By Craig Marx, Editor
If you happen to be walking about in the Antigo area and stumble across a decoratively designed rock along your path, you have just been graced by one of the many Antigo Rocks stones that have made their way to Langlade County.
Antigo Rocks has been in the area for two months now and offers the community a chance to personally decorate, hide and discover rocks to be shared on social media, showing the power of making someone’s day with something so small yet artistically expressive. With over 300 members on the group’s Facebook page, artists have a chance to create their stone-sized visions while walkers, hikers, and bikers have the opportunity to come across and share these delightful creations with the community.
“It is great chance to get everyone outside, especially for the kids, as a fun and social activity to do outdoors in Antigo,” said Jessica Rios, who helped the Antigo chapter of what is a nationally-participated activity get its start.
The Antigo contingent was inspired by the Fox Valley Hidden Rocks group, whom themselves can trace their origins to Whidbey Island Rocks (a group operating out of the eponymous city in Washington) and so on down the line. Connected and inspiring other groups across the nation, the artistry and activity of the rock painting and collecting community is spreading.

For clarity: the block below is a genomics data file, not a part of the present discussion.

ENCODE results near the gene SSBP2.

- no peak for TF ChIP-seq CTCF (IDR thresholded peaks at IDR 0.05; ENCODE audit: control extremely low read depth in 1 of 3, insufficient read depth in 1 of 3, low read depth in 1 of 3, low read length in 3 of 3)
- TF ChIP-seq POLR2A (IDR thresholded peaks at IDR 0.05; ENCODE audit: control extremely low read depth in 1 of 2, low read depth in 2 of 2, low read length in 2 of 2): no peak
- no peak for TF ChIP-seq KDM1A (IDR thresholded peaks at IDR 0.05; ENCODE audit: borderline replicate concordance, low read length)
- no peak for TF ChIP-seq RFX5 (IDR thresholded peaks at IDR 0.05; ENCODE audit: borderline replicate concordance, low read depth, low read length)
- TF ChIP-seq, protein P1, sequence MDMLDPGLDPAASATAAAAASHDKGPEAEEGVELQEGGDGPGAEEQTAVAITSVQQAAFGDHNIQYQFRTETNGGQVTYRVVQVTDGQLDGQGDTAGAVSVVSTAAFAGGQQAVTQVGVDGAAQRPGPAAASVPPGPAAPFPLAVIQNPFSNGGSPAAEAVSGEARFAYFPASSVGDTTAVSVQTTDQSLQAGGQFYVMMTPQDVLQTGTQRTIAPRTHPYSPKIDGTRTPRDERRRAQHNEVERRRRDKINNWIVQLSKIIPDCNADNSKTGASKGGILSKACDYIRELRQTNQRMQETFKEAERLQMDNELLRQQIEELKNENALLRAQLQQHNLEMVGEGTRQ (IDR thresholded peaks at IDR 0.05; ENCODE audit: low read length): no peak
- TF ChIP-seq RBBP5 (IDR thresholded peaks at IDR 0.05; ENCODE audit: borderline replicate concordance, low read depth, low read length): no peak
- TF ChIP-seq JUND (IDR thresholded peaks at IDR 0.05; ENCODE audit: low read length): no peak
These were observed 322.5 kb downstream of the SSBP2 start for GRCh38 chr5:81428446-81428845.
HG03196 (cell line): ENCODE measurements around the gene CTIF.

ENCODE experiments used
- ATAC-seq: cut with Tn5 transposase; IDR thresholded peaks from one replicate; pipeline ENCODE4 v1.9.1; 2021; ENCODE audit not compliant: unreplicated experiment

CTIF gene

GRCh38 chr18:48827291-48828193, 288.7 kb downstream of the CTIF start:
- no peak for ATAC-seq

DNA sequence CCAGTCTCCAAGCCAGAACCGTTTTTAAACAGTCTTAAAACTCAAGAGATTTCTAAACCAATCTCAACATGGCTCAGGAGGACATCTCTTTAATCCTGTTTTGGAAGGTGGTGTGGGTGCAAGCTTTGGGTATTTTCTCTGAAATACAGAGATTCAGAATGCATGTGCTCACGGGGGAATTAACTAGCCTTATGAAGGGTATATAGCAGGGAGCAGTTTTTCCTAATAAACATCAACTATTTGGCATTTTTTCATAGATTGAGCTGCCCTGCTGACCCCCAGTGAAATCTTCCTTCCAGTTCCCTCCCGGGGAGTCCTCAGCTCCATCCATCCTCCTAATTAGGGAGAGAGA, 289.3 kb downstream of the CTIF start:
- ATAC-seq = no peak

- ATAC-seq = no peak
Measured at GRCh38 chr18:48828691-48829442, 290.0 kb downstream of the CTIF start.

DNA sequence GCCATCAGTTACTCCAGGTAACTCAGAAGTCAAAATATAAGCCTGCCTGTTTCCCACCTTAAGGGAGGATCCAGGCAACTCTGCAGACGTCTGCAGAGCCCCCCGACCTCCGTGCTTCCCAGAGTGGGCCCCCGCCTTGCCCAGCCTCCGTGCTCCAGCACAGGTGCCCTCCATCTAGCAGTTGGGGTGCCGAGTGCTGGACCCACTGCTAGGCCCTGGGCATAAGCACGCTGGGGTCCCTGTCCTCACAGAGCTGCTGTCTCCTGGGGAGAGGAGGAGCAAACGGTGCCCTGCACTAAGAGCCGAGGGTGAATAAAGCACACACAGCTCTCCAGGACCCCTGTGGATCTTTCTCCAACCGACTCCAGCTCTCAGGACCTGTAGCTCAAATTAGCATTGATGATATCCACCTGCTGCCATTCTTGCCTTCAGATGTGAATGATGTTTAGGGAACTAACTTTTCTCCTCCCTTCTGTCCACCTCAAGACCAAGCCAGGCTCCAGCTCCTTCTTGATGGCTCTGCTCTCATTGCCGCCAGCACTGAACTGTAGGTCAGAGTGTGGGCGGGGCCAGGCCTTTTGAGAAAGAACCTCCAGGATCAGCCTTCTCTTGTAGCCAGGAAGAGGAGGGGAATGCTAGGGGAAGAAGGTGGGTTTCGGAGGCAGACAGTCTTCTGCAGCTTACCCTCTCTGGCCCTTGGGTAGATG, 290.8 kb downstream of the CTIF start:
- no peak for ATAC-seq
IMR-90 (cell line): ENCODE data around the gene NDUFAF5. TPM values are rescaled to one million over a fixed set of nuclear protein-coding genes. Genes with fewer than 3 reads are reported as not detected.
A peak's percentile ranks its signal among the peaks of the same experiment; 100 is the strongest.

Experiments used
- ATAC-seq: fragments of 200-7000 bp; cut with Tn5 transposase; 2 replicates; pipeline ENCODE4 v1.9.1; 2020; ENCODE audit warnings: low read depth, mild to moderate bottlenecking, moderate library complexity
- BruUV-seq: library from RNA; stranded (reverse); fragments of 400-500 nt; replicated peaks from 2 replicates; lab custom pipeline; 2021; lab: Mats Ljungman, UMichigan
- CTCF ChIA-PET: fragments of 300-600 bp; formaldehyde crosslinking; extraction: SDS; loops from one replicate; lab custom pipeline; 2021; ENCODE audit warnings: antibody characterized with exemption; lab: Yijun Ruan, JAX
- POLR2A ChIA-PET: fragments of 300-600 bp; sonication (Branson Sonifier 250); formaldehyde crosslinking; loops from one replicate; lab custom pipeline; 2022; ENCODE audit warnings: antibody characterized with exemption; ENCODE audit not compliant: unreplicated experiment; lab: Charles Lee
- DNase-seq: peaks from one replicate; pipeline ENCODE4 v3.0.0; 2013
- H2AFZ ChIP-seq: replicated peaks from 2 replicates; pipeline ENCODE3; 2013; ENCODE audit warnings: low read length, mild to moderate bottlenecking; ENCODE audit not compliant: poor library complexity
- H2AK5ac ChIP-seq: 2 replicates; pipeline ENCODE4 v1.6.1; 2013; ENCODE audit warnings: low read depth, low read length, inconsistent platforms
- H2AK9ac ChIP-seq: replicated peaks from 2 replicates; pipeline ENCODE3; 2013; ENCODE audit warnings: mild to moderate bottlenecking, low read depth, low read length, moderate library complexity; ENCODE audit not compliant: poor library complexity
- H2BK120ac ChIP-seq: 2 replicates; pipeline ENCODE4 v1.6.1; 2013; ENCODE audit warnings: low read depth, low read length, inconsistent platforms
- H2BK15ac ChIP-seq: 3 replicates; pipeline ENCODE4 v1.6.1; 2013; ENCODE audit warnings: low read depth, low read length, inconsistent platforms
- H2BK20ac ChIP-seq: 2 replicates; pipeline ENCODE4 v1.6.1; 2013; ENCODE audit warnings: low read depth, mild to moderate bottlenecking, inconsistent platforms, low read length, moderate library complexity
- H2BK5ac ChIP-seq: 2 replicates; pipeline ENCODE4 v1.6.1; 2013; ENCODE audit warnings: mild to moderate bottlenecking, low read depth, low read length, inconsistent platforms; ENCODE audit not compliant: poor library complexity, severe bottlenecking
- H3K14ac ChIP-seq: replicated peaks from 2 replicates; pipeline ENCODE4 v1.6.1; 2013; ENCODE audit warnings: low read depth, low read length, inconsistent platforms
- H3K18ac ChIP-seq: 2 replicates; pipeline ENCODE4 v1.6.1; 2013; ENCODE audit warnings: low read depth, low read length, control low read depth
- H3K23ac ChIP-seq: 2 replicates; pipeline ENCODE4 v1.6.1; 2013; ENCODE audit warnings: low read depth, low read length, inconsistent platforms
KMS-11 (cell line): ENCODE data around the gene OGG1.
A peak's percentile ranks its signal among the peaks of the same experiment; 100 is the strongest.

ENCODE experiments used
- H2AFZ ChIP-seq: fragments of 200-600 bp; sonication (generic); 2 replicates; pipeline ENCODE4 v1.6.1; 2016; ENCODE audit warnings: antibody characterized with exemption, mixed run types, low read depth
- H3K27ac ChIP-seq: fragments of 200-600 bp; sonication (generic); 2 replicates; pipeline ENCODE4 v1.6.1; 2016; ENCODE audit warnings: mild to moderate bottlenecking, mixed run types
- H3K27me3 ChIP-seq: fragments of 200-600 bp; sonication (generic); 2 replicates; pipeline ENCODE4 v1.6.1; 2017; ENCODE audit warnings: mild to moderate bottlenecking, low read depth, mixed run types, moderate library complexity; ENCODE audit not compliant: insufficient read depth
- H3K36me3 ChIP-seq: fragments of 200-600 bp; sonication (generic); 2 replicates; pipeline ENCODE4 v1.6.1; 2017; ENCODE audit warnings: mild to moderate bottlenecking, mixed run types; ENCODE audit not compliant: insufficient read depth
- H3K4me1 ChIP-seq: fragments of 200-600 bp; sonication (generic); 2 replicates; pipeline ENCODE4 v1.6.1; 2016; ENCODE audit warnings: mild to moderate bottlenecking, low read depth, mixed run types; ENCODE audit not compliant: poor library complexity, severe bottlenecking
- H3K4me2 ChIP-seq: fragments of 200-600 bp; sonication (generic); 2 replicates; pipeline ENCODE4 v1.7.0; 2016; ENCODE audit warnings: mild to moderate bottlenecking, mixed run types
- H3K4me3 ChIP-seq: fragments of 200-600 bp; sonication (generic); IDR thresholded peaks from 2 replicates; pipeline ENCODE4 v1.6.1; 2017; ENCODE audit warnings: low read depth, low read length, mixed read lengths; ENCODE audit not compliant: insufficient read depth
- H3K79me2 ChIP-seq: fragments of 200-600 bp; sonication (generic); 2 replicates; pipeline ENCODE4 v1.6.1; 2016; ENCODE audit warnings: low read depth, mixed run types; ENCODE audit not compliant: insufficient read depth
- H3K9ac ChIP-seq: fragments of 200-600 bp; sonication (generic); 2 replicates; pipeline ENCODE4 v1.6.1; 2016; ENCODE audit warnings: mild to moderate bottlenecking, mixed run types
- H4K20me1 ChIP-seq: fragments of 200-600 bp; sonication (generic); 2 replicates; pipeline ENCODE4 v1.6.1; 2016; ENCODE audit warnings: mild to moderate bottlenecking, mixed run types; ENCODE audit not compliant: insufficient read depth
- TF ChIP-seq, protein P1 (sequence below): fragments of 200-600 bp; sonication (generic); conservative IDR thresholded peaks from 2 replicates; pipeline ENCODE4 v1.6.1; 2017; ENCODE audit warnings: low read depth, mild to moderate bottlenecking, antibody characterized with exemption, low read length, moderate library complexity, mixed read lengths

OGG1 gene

Since their discovery, pictures of certain rocks found locally have taken and posted online from as far away as Washington state and Washington, D.C., keepsakes of the works local artists that obviously brought joy to another.
Antigo Rocks encourages the community to join their Facebook page as any lucky person may stumble across an artist’s work in a variety of locations. Sharing photos of the discoveries is half the fun itself, and often times artist include reminders or initials on the backs of their stones to help the discover find their way to Facebook.
As the rocks are found in typically random, outdoor locations, there are a few guidelines that the group observes, such as not placing rocks in public parks (for fear of damage to lawnmowers) and not placing rocks in area businesses or otherwise private property. Pretty much everywhere else is open for discovery, and mention has been made that the Spring Brook Boardwalk is a particular hotspot in the city.
The rocks are generally seal coated for weather protection and help give the stones a shiny gloss. As the weather continues to get better in Northern Wisconsin and the word spreads about Antigo Rocks in general, perhaps more and more personalized rocks will catch both the rays of sun and the eyes of would-be stone searchers.
“We are so excited to help get the community involved,” Rios added. “We made our Facebook age to where anyone can join – we just have to accept the request. We would love to get as many people as possible to take part.”
Please join the group’s Facebook page, Antigo Rocks, to join for more information and photos of recent discoveries.